The University of Saskatchewan is leading the charge to become a kind of Reconciliation U, committing to change in areas including scholarship and governance, and envisioning itself as an institution of “knowledge-keeping,” as well as research and learning.
The trend has its detractors, who call it “redwash” at best and assimilation by a different name at worst. Aboriginal scholars say that colonial education philosophies and aboriginal theories of knowledge are incompatible.
“Here students are really getting developed to be trained capitalists,” said Priscilla Settee, a professor of indigenous and gender studies at the University of Saskatchewan. “We need to build curriculum that builds community and strong connections, in the context of Western development and capitalism that’s marginalized many of us.”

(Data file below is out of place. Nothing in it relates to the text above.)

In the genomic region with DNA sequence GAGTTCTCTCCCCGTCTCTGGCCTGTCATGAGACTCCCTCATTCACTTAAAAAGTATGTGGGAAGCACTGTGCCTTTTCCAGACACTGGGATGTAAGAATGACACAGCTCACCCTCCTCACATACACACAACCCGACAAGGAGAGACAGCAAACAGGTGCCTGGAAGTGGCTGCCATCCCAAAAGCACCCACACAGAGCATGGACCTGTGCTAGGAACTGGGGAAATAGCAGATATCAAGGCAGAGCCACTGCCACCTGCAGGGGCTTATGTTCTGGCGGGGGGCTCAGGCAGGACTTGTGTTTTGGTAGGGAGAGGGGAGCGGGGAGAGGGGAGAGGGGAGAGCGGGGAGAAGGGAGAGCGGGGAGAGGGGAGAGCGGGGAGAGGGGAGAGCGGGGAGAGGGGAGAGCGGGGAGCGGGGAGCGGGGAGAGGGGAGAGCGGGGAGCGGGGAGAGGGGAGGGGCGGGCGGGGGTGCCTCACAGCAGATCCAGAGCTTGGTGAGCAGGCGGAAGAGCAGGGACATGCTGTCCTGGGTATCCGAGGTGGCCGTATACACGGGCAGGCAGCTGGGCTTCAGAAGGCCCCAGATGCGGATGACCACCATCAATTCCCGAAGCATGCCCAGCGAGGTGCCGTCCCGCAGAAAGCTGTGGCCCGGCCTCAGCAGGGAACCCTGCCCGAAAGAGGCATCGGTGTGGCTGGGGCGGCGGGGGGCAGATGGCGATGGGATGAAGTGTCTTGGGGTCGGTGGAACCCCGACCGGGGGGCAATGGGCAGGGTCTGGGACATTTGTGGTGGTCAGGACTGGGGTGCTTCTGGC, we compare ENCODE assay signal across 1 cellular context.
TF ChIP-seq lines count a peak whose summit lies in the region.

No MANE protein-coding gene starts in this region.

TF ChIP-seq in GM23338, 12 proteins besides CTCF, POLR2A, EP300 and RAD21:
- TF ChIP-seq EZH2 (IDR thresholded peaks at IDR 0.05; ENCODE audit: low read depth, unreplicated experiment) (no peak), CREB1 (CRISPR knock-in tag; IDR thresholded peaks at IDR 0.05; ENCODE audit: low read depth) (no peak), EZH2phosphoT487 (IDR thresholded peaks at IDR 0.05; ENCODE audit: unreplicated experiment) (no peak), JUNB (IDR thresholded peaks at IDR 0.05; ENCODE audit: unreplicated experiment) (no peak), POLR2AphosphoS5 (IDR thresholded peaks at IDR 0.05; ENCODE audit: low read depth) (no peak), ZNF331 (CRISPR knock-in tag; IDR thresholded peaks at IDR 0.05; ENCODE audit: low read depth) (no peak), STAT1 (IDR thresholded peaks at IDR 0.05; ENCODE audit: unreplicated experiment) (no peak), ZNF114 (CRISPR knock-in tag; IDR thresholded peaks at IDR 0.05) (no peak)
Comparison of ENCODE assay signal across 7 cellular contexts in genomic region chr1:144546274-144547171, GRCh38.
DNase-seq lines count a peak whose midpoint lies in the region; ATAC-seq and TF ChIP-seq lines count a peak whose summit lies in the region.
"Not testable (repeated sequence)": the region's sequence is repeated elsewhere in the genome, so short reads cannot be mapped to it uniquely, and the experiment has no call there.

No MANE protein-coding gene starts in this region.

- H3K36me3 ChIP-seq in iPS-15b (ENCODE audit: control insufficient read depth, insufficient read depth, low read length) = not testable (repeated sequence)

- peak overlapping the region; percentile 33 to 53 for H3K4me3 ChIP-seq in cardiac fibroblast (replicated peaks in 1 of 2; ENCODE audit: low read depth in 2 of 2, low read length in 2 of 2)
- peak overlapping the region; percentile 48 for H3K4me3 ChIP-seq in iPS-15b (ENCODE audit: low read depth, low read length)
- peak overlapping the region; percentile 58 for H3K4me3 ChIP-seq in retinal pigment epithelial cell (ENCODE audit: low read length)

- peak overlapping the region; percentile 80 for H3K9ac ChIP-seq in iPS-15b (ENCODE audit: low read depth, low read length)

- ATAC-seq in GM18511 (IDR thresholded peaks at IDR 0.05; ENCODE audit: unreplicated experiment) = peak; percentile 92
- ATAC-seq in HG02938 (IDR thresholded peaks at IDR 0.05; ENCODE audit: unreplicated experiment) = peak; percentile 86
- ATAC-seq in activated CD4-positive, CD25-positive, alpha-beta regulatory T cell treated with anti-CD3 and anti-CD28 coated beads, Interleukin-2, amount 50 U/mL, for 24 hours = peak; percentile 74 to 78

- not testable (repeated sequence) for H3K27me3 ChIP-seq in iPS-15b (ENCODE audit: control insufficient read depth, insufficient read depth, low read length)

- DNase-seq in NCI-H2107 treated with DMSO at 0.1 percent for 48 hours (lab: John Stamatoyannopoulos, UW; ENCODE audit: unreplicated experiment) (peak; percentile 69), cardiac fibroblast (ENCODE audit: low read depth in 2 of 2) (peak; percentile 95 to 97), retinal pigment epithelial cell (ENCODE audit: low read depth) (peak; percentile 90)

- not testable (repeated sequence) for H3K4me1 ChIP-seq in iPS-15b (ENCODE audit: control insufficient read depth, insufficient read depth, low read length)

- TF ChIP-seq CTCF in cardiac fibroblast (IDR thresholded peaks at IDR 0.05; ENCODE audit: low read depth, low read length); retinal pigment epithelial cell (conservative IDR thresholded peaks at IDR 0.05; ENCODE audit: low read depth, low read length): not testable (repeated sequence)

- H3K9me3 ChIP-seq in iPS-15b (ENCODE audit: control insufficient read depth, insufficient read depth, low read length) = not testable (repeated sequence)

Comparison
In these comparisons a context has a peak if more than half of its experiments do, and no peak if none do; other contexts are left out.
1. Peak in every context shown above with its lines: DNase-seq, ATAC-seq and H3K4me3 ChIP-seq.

Even Peter Stoicheff, the university’s president, recognizes the challenges.
“Universities are so inherently white and Western, when you start to push against it, you realized how intractable a lot of that is,” Mr. Stoicheff said.
“Everything is based on reading stuff,” he explained. “Everything is laid out in a hierarchical and linear fashion. Look at the aboriginal ways, from visual expression to the wampum belt, dances and oral storytelling. It’s not linear. Everything is based on the circle.”
Supporters of the effort, though, say that no matter the challenges, or the motives, a university degree is a long-term cure for many of the insidious ills afflicting aboriginals — poverty, unemployment, addictions, poor health, incarceration, hopelessness.
Those ills, the commission found, can often be…